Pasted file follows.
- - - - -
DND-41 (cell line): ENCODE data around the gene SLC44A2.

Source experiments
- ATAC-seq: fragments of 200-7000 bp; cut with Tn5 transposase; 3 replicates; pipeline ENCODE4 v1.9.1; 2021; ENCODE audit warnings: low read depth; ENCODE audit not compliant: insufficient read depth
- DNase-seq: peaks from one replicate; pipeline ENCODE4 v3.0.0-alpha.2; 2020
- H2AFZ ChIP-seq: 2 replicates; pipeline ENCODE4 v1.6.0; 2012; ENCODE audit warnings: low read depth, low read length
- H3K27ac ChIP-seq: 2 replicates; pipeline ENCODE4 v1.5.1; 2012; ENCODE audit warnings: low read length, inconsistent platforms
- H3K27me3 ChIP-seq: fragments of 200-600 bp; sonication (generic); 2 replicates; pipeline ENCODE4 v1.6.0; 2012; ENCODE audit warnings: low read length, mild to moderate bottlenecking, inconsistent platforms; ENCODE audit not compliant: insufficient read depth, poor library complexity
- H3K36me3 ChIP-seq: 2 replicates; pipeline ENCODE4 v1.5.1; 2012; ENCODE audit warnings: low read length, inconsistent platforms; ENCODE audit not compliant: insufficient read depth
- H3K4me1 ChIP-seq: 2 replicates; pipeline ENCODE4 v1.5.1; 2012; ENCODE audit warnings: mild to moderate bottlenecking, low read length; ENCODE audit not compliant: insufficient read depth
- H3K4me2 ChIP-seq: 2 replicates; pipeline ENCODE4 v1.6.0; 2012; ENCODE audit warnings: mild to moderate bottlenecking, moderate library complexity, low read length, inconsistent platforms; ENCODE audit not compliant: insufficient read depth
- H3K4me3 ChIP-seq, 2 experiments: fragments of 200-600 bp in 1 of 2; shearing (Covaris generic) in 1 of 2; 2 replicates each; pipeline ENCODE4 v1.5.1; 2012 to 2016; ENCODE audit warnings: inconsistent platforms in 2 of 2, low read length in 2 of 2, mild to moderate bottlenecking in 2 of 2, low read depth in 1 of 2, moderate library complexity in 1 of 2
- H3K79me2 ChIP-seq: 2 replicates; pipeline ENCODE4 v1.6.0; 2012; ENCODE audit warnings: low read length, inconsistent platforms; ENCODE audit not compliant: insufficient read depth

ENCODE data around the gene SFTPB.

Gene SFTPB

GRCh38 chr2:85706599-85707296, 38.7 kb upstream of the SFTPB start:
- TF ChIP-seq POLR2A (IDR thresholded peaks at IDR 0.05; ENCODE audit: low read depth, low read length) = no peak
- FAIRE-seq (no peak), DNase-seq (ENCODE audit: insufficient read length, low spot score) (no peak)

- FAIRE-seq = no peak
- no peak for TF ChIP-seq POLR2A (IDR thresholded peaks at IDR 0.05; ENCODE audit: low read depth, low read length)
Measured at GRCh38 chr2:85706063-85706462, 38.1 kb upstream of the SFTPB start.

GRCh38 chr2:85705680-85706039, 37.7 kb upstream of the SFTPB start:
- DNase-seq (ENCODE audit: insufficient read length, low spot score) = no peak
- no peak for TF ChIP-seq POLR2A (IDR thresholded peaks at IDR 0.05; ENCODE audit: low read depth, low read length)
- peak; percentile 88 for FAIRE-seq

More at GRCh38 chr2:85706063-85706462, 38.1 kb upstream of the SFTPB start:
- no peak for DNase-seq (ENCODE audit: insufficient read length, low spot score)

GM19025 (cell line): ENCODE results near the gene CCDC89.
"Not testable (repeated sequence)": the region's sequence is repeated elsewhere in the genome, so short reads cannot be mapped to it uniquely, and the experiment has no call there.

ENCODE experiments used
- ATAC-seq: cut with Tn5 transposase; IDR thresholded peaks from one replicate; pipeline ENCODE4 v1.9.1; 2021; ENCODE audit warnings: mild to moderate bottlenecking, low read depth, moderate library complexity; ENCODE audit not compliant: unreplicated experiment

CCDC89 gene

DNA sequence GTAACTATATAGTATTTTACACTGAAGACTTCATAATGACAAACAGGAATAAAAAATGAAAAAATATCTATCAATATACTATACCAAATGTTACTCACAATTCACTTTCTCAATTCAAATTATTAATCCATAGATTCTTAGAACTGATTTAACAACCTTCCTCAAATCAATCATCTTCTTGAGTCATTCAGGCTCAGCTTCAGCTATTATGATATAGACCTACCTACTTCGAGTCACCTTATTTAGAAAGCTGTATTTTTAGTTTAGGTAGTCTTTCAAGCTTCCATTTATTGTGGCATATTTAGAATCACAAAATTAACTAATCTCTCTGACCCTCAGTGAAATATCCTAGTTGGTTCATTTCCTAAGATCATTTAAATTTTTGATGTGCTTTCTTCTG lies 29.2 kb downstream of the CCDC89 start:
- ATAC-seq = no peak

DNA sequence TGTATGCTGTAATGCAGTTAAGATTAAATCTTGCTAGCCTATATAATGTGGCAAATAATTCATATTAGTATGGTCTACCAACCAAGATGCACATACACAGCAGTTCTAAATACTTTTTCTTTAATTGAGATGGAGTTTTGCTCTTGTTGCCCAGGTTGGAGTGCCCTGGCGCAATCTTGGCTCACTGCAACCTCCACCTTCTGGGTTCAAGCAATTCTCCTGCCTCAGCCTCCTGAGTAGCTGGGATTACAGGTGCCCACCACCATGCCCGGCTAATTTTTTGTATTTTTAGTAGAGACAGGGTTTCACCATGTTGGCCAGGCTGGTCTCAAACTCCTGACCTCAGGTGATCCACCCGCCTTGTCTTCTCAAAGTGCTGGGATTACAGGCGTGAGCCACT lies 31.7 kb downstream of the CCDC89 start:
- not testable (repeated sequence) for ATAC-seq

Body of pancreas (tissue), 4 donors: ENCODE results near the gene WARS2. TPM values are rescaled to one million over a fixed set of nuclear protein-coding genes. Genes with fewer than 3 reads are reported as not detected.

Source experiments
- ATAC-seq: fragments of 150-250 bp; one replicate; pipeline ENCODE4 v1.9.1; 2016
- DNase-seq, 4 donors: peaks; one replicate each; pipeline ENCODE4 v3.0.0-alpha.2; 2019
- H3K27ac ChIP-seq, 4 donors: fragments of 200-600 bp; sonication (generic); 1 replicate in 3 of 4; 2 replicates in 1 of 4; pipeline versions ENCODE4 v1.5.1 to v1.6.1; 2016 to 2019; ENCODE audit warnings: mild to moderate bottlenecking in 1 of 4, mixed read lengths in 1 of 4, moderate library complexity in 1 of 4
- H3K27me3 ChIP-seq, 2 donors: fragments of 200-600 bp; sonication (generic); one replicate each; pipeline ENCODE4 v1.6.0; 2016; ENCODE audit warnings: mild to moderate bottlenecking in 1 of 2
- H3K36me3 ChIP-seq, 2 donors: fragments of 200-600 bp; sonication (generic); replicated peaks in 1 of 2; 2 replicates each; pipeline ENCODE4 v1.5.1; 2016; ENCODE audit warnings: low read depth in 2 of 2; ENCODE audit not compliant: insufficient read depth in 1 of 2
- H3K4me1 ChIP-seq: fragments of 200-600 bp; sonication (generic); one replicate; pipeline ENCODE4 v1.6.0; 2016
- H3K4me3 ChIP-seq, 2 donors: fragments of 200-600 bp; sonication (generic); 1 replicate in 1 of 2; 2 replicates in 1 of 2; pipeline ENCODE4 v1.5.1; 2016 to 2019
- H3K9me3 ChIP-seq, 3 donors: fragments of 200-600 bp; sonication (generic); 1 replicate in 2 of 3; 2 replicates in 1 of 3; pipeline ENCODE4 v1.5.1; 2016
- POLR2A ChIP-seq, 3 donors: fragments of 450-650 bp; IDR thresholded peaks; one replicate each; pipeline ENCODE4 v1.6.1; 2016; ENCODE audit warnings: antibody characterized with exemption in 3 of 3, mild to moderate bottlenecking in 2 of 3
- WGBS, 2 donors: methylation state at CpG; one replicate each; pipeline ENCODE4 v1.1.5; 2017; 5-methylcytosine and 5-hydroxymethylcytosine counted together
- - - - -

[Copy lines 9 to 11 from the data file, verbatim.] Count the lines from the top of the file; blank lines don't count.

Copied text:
- H3K4me1 ChIP-seq: 2 replicates; pipeline ENCODE4 v1.5.1; 2012; ENCODE audit warnings: mild to moderate bottlenecking, low read length; ENCODE audit not compliant: insufficient read depth
- H3K4me2 ChIP-seq: 2 replicates; pipeline ENCODE4 v1.6.0; 2012; ENCODE audit warnings: mild to moderate bottlenecking, moderate library complexity, low read length, inconsistent platforms; ENCODE audit not compliant: insufficient read depth
- H3K4me3 ChIP-seq, 2 experiments: fragments of 200-600 bp in 1 of 2; shearing (Covaris generic) in 1 of 2; 2 replicates each; pipeline ENCODE4 v1.5.1; 2012 to 2016; ENCODE audit warnings: inconsistent platforms in 2 of 2, low read length in 2 of 2, mild to moderate bottlenecking in 2 of 2, low read depth in 1 of 2, moderate library complexity in 1 of 2